India: The Early Years

Reading Time: 3 Minutes Going Global

In January of 2005, I was creating pencil sketches of what benchmarkemail.com should look like. I must admit it was not pretty. I can remember taking some inspiration from our competitors at that time for sure. Basically, looking at their process and figuring out how to improve it. The process consisted of me drawing out on graph paper, scanning that and sending it as an email attachment.

Initially, I took pride in being neat and trying to explain everything, eventually as we became more comfortable with each other, it started to look like chicken scratch. Our developers would in relatively short order create an asp web forms page for me to review. I would give my notes via a skype call (Skype was founded in 2003, so we were early adopters of their technology). We would continue to iterate that process in the ensuing weeks until I felt comfortable with our results.

We did not have a testing server, only our production server, the changes we were making went live quickly. It was a very fast process to develop, but I must admit our creativity in terms of doing things differently was lacking a bit. Our technology stack back then was basic HTML and SQL and web forms all running on one server. We expanded and grew our technology out of that. I don’t want to chronicle our technology changes as that is not the purpose of this post. I simply want to show how we were doing things.

The early conversations with our developers went quite well. Sometimes people ask me how I found this team and if it just by chance. I can honestly say that I went through at least two other teams trying to get them to execute my ideas. However, things were difficult with my initial developers, communication was difficult, fixes were tiring, Skype had more issues, etc. You get the point. It just did not feel right. Kind of like dating the wrong person, but you are trying to make it work. Eventually, you just give up and move on.

Once I did find the right group things became much easier. They communicated well and spoke English fluently. Our early developers were quite personal as well. Ash, Kishore and Mark (two Hindus and a catholic) were willing to engage in just about any conversation and have a good laugh. This willingness and ease of communication were not easy to come by, as the cultural differences can be quite strong and an understanding of nuances and laughter are sometimes difficult to come by. My guys were from the southern parts of India (Mumbai and Kerala) where English is more prevalent. In fact, I have been told that the South (especially programmers)  prefer English even over Hindi (actually the four major languages of the south are Tamil, Telugu, Kannada and Malayalam) and this obviously worked to my benefit.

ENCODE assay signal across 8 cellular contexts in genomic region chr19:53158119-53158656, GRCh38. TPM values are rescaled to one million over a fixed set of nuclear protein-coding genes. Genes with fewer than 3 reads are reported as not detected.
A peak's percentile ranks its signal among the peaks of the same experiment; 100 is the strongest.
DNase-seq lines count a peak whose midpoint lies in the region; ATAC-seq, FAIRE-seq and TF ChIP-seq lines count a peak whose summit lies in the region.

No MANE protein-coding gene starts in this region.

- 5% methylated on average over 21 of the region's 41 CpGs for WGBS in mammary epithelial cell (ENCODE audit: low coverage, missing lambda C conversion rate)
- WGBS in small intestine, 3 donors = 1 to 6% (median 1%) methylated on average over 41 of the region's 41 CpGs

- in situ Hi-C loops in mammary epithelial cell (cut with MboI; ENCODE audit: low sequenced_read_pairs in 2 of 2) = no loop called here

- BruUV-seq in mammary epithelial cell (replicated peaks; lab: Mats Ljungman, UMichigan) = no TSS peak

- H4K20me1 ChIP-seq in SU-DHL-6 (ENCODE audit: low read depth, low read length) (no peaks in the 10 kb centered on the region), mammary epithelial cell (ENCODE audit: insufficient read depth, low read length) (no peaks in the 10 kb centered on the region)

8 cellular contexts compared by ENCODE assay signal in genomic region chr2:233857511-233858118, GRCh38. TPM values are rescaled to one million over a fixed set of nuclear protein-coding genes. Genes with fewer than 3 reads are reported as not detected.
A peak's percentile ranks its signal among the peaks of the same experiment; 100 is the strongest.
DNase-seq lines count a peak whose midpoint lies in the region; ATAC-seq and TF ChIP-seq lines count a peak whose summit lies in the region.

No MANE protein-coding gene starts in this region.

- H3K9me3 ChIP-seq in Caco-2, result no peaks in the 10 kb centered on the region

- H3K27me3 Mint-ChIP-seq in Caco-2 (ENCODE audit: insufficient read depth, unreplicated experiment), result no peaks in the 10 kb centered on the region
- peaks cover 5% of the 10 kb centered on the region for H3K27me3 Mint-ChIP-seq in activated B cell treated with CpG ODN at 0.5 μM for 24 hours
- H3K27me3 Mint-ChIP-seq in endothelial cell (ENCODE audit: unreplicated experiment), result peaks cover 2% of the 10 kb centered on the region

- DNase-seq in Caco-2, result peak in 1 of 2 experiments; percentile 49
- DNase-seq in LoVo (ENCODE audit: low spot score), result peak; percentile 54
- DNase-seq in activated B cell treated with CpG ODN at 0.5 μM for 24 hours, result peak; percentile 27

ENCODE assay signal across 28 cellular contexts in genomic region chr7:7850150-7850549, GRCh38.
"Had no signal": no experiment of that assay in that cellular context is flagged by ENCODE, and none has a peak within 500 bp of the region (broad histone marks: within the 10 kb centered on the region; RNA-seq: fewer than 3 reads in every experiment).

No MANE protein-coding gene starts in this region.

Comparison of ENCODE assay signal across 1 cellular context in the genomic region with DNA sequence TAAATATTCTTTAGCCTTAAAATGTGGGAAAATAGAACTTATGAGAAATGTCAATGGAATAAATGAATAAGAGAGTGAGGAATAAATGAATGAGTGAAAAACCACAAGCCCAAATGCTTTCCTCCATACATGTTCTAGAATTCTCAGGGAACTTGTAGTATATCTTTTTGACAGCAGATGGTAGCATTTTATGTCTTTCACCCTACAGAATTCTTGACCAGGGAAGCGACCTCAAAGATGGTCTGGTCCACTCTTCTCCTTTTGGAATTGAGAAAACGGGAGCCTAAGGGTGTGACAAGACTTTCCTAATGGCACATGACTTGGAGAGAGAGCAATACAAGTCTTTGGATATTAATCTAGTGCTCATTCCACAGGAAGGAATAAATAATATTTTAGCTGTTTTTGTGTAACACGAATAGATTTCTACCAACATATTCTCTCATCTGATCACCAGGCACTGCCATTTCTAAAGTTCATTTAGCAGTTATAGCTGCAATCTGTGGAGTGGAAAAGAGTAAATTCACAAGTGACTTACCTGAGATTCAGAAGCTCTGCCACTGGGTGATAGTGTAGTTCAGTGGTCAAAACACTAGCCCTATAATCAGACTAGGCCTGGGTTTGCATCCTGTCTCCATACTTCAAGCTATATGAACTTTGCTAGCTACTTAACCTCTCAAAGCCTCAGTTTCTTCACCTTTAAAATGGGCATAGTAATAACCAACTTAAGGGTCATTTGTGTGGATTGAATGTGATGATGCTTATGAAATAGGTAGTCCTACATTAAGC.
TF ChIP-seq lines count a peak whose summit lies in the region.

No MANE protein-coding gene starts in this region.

So the development was proceeding smoothly and we were making excellent progress. Once we started seriously selling the product in 2005, I became convinced that Benchmark had legs and would become successful. We were having brisk growth and clients were flocking to us.

Quick digression (my internet slang in the early days became QD, Quick Digression,  as that would allow me to digress onto many different  points I needed the developers to consider, they liked it as well, so long as we did not digress too much, like what I might be doing here :)),  I must talk about my first trip to Delhi. I was flying to meet Virender, our only support person at that time, in Gurgaon, which is a suburb of Delhi. The flight was a direct one from Chicago to Delhi. If my memory serves me correctly, it was at least a 17-hour direct flight (UGHH!). I flew coach in an older, uncomfortable 747. I did not sleep a wink. As I was walking through the airport, I saw many automatic weapons and armed guards which were a new experience for me. Handguns holstered and machine guns in their arms. It was a bit shocking to an average American who had not traveled to that part of the world.

Curt, Virender & family

While this photo was taken on a later trip, it’s amazing to look back to even this long ago and realize how far we’ve come … and how much younger our kids (and us) looked.

The language and fragrances (I do love curry) were foreign. The people dressed differently and I remember walking out to this big area and seeing a sea of faces and honking of horns, all waiting for others, with signs in Hindi and English. Virender finding me and welcoming me to India could not have come quicker. I felt relieved when we finally met and immediately felt at ease with this new land and my new friend and colleague.
In my next blog, I will talk about how my early team and I overcame our challenges and kept moving forward.

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